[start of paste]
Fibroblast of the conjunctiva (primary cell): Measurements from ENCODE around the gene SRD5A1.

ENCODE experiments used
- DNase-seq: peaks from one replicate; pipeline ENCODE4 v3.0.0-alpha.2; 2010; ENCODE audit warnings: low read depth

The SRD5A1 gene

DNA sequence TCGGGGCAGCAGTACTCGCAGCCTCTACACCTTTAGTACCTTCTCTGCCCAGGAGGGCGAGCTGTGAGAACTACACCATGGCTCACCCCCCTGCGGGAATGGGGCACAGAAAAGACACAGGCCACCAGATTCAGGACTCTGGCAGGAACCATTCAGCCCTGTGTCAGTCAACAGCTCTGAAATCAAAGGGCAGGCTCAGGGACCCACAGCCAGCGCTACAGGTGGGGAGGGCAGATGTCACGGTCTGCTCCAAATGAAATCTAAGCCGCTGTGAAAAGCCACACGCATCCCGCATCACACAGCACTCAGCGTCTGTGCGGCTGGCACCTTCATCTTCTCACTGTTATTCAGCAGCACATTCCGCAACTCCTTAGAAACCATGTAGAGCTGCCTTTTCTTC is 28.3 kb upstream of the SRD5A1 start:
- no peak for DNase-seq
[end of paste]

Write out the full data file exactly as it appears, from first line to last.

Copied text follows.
Fibroblast of the conjunctiva (primary cell): Measurements from ENCODE around the gene SRD5A1.

ENCODE experiments used
- DNase-seq: peaks from one replicate; pipeline ENCODE4 v3.0.0-alpha.2; 2010; ENCODE audit warnings: low read depth

The SRD5A1 gene

DNA sequence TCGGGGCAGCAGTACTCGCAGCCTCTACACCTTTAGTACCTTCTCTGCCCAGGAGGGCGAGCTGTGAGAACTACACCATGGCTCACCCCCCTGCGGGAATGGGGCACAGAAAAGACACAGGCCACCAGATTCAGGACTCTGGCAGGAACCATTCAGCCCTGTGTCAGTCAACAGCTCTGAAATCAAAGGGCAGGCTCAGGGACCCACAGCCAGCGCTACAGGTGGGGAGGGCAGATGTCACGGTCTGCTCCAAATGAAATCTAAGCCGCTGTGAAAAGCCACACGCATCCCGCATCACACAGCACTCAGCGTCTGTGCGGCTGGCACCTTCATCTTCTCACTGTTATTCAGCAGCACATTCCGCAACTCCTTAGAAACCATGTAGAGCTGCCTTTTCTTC is 28.3 kb upstream of the SRD5A1 start:
- no peak for DNase-seq